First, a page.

Thankfully I only lightly cracked two switches and I found the spring eventually.
Each switch consists of a body, a base of two gold plated contacts, a spring, a keystalk and a small carbon embedded contact on a strip of rubber.
Once apart, I cleaned the two contacts with a soft ink eraser followed by the ever popular isopropyl alcohol. I then dragged the contact gently across a sheet of paper once or twice., followed with a dab of isopropyl. After that came reassembly followed by testing. Using a multimeter and a pair of alligator clips I tested each switch after reassembly. One or two needed a second pass, and maybe adjustment of the contact positions by gently heating them with a soldering iron. I could then straighten the pins in the softened plastic and reassemble.
Before cleaning, most had a resistance between 2KΩ and 10KΩ. After most were around 200Ω with arange from 400Ω to 80Ω. Basically a tenfold improvement in conductivity.
Once all the first wave were done (All 39) I reassembled a single key and soldered it in. Testing it worked perfectly! OK, the other 38 went back in. One turned out to be a stabiliser for the shift key so I pinched the keystalk from it for one that was broken, and used the broken one behind the shift with a jury rigged spring to provide counterpressure. (I’m not entirely happy with this. I may swap out the spring for a different type in the future,)
At this point I removed the remaining eight switches (as detailed above) and cleaned and reseated them too.
There was a little excitement when the bodged in 33k resistor array being used as a keyboard pulldown snapped a leg, (It mounts across two of the screws in a very annoying fashion) but was able to rejoin it.
Finally, I was able to test all the keys, plus loading software. Everything now seems to work correctly, within the limits of the system. This is a 16k computer with an old version of the ROMs, so compatibility is somewhat limited.
Finally, I cleaned up the speaker and remounted everything in the lower shell.
In related news, some kind people are helping me source the one missing keycap for the CTRL key, and possibly an upper shell for it! Awesome!
For anyone trying to follow along at home, last we saw the Microbee computers, I’d managed to make the cable for the Microbees, and proven the base 32k “Communicator” model was working fine. I’d resurrected the PC85 and upgraded it to an 85b model complete with a bunch of embedded games. Now back to the last of the Microbees, the 16k early model.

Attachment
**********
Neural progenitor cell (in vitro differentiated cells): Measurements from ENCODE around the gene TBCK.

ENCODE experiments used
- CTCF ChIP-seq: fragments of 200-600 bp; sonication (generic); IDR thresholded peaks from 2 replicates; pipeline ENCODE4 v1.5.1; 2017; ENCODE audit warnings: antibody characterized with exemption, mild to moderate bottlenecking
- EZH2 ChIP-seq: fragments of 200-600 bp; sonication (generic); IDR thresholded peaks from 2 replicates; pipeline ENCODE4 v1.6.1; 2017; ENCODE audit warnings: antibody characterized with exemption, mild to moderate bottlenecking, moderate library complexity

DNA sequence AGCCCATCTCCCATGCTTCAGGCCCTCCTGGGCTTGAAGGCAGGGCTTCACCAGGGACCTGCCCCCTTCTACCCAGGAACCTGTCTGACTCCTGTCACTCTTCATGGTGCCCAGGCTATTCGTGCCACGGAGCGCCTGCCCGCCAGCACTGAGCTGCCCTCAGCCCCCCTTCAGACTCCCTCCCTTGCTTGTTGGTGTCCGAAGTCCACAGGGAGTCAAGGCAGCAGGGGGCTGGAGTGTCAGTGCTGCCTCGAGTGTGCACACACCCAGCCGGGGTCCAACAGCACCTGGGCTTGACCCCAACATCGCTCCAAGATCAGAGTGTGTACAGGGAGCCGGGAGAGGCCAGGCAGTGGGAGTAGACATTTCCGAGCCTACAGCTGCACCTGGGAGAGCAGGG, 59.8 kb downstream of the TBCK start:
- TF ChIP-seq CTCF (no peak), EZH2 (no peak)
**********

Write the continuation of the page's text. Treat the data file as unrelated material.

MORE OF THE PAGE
Straight up this was missing the “A” ROM, so I needed to arrange to get one. This unit used the rarer 2532 ROMs. I played around with the idea of getting some 2732s and making adapters, but in the end I found an eBay seller selling them so I ordered and waited… and waited and waited. Approximately 2 months after my order, they finally arrived. They looked a bit scabby but that was OK as long as they worked. Unfortunately I had no way of burning these models, but I had a friend who could help. I dropped them off to him and waited. Turns out both ROMs were duds. Neither would take an image. D’oh! Thankfully the seller refunded without argument (which makes me suspicious). The friend was able to find a 2532 in their parts bin and was able to burn me the ROM.
Now, at this point I have one good confirmed working ROM but that’s it. I plugged it in and turned it on and… Nothing. Not even video synch.
Hmm. Not the end of the world. I was kind of expecting this. Next step is to clean all the ROMs and the legs from the top “Core” board to the lower “Main” board. While doing this I noticed that the last row of pins on the “C” ROM were completely missing. I can only assume at some point in the past, someone had inserted the ROM incorrectly and accidently sheared off the two pins, and then hadn’t noticed when they put it in correctly. This was easily fixed by simply soldering on some replacement legs made from offcuts from a resistor.
Aaand this time we get a loud “BEEP!” from the speaker. Alright! Still no picture though.
I checked up with the various Microbee forums and someone confirmed that a beep means the CPU has started and is running code. Excellent! Now to look at the picture.